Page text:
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The life of Alice Keller – one of the first female pharma execs

This month in 1896: Birth of Alice Keller who became one of the first female execs in the pharma indsutry during her time at Roche

1896 Birth of Alice Keller – one of the first female pharma execsTake a look at the CEOs of the top pharma companies in the world and you'll find more than a few things in common.

They certainly all share a great knowledge of the industry, a good education and hopefully a passion for healthcare. But another thing that unites them is that they are all men.

Sheri McCoy, the former head of J&J's pharmaceutical and consumer health operations may have been narrowly pipped to the post by Alex Gorsky when the board of Johnson & Johnson (J&J) was deciding its replacement for Bill Weldon as CEO, but no woman has broken through that glass ceiling yet.

As seen by McCoy's later appointment as CEO of beauty company Avon, women have made it to the top in other industries, with the likes of Hewlett Packard, IBM, PepsiCo and DuPont all having female CEOs.

Despite pharma not quite matching other industries in this regard, there are a number of high ranking women that, like McCoy, have been tipped for the top job at some point, including Amgen's chief of compliance Anna Richo, Mylan's president Heather Bresch and Pfizer's chief medical officer Freda Lewis-Hall.

However, one of the very first to women to climb to the senior ranks of a pharma company was born more than a century ago on April 18, 1896 in Basel, Switzerland.

Alice Keller was 18 when she went to the University of Basel to study macroeconomics, finishing her studies in the early 1920s.

After completing a doctorate analysing the alcohol business, in 1925 she joined Basel-based Roche – then a 29-year-old pharma company with burgeoning international interests in the US, Europe and Japan.

It was in this latter region that Keller would make her name, quickly rising through the ranks at Roche and being installed as head of Roche Japan in 1926, one year after the subsidiary was launched and 27 years after Roche established its first sales reps in the country. 

By Roche's account on its corporate history, Keller begins her time in Tokyo as a “kind of girl Friday, handling the correspondence with Basel, revising texts and doing some of the billing and costing”.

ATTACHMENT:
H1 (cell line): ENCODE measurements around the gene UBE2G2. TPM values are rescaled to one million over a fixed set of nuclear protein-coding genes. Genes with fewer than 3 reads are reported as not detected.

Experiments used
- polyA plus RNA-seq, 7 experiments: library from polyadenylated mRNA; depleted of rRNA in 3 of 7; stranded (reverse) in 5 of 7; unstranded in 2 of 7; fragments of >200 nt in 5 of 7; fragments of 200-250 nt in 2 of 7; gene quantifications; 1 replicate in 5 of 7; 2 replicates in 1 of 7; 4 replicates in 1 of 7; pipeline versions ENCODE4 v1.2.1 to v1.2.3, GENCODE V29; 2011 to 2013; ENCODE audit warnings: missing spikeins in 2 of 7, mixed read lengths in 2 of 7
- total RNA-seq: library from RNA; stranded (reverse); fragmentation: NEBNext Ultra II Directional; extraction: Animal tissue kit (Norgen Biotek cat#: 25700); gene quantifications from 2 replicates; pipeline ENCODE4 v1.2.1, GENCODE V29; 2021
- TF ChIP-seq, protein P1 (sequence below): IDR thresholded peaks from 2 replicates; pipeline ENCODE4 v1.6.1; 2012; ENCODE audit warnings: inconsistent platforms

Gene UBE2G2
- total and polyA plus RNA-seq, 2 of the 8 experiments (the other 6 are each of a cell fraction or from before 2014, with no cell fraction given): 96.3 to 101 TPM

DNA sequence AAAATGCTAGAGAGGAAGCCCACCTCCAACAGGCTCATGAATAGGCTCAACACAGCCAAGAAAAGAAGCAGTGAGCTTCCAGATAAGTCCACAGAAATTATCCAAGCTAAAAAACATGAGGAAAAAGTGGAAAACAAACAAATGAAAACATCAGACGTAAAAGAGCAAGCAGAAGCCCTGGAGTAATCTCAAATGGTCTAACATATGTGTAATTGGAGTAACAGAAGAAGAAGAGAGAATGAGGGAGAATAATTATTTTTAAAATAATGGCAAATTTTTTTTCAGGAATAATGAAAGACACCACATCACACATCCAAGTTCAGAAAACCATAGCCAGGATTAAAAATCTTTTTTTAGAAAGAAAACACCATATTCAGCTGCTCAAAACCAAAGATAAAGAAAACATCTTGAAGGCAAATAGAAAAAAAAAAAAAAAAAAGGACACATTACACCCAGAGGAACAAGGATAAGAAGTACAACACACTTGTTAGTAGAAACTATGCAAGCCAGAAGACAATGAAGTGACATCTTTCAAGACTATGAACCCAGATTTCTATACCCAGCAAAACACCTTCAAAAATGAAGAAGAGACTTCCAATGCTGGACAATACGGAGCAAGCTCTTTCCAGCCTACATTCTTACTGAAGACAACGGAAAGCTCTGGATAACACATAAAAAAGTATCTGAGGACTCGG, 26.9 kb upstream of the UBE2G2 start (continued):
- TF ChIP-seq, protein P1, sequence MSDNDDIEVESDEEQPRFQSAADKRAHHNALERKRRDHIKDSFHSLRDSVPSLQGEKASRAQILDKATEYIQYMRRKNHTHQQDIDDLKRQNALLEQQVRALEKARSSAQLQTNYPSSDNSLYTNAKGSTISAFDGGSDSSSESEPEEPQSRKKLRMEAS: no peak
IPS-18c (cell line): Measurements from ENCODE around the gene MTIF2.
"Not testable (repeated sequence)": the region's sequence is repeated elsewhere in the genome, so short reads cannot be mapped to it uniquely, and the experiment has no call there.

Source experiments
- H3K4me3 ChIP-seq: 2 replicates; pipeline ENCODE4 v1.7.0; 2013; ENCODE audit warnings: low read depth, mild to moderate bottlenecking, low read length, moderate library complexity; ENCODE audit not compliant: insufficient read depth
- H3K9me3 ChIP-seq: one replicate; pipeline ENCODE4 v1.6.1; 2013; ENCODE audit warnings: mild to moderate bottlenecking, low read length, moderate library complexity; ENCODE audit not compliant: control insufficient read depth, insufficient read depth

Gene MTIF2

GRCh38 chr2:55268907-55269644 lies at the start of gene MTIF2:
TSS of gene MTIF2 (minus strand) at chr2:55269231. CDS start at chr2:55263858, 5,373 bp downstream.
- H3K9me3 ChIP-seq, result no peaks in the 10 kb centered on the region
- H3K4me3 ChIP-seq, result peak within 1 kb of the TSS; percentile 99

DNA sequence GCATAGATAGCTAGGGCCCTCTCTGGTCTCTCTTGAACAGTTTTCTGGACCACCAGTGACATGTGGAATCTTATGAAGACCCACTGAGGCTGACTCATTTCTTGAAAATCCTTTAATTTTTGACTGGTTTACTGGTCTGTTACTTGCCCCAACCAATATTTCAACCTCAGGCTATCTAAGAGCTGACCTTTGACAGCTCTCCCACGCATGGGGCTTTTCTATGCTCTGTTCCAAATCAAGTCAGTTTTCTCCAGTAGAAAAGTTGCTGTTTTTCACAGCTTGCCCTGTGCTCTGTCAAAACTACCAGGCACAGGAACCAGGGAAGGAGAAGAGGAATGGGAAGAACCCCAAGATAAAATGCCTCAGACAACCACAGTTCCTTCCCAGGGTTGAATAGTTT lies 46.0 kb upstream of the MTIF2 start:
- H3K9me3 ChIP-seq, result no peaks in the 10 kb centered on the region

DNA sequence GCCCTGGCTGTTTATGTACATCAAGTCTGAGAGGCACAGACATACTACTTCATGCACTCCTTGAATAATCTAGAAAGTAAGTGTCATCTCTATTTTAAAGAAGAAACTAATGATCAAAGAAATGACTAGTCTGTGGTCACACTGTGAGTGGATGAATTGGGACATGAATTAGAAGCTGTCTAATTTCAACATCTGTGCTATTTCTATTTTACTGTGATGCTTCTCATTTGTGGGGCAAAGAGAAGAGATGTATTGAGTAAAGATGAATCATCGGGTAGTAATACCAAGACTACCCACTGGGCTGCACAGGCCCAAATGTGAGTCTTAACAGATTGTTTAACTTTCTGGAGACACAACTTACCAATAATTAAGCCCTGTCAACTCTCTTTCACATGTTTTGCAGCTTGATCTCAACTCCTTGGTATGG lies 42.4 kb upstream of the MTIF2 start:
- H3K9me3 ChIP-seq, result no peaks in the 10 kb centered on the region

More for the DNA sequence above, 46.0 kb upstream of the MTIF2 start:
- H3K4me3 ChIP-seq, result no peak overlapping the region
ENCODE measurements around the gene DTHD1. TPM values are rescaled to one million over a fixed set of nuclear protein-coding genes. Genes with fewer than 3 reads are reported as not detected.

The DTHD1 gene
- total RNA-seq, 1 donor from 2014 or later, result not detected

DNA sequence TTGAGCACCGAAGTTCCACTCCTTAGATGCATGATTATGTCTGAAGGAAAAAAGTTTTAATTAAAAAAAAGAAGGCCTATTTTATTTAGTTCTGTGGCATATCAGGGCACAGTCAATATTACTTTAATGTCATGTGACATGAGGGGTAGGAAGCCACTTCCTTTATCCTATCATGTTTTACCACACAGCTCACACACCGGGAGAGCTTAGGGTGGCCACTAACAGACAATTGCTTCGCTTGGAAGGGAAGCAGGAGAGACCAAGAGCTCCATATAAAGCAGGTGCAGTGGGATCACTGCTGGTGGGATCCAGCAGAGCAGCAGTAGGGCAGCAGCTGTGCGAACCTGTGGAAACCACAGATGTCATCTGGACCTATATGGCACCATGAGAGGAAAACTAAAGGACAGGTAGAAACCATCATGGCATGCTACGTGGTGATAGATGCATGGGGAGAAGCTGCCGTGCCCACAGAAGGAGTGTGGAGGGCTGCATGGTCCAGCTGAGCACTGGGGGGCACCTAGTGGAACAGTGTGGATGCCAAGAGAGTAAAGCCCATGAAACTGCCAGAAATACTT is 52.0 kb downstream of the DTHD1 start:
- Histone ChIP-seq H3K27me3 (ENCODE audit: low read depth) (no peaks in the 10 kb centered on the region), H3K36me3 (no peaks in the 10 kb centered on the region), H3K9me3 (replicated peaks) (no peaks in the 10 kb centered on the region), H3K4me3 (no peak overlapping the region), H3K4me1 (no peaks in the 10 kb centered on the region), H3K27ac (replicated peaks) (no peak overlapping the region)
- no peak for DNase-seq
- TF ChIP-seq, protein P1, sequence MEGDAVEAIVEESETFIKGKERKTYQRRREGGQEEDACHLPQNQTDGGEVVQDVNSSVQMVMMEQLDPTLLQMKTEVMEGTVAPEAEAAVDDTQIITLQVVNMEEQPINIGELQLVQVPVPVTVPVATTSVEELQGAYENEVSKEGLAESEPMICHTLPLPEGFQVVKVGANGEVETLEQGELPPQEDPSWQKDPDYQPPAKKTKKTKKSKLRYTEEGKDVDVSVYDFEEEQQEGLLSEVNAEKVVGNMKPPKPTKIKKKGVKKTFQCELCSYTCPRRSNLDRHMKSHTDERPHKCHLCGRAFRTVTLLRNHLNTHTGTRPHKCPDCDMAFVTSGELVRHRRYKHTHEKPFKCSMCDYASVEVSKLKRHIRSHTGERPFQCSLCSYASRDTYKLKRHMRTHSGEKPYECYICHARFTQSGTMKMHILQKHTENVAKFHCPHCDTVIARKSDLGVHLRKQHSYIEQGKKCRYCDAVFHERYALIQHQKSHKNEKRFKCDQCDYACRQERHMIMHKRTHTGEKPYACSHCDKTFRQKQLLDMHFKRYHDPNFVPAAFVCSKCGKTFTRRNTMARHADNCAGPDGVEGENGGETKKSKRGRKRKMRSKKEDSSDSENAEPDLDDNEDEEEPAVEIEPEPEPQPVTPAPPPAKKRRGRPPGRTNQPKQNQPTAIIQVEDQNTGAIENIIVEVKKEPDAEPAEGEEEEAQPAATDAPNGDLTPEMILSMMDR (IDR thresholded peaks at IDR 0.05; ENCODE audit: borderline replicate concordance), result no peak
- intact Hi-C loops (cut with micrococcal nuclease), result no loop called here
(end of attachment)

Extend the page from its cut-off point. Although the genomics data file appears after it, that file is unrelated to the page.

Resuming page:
It may not sound the most interesting role, but it was one that signified a real change in pharma's attitude to women in senior roles.

It was one Keller enjoyed too, writing in her diary: “I liked it in Japan from the beginning. The people were friendly, the country I found beautiful.”

By all accounts, Keller excelled in the role and in 1929 she was promoted to become Roche's first woman senior executive – “a sensational achievement for the times”, according to Roche on its corporate history site.

Troubled times were looming though and in 1939 – shortly ahead of the outbreak of World War II – Keller returned to Basel to work for Roche in Europe. She stayed with the company for another 14 years, before retiring in 1952. 

During her time at Roche, she built a reputation as someone who thought that products made it to market only because employees had an “intrinsic belief in their own work and challenged management decision”, according to Alexander Bieri, the curator of the Roche Historical Collection and Archive.

In addition to her professional role, Keller was also a keen photographer and left several works to this archive before she passed away in 1992 at the age of 96.

Keller was an early pioneer for women in pharma, and helped changed the attitudes of many about what a female could bring to the industry.

As noted by the ongoing lack of a female CEO at one of the top firms, there is still work to do, however, while some commentators, including Denise Deman, CEO of Bench International, have noted that women with careers in academic medicine earn significantly less than men.

The evidence for the positives of diversity in the boardroom is constantly mounting up too, with Credit Suisse Research Institute noting in an analysis of 2,400 companies over the past six years, those with women on the board have fared better during the economic crisis than those with none.

It's a point acknowledged by some companies, including J&J, which has made diversity a central part of its culture, acknowledging its importance in the company's credo.

Perhaps unsurprisingly as the company that helped Alice Keller to excel, Roche too is encouraging a diverse approach to its staff, with women holding 40 per cent of the company's management roles.

Keller would surely agree with the company's current ethos: “Creativity, better decision-making and problem-solving ability are often driven by the different and sometimes conflicting approaches, perspectives, ideas and experiences of the people working within a company.

“An inclusive environment enables these differing views to be exchanged openly and is the key to driving the innovation that leads to promising new medicines.”

Article by
Tom Meek

web editor at PMLiVE

19th April 2013

From: Sales

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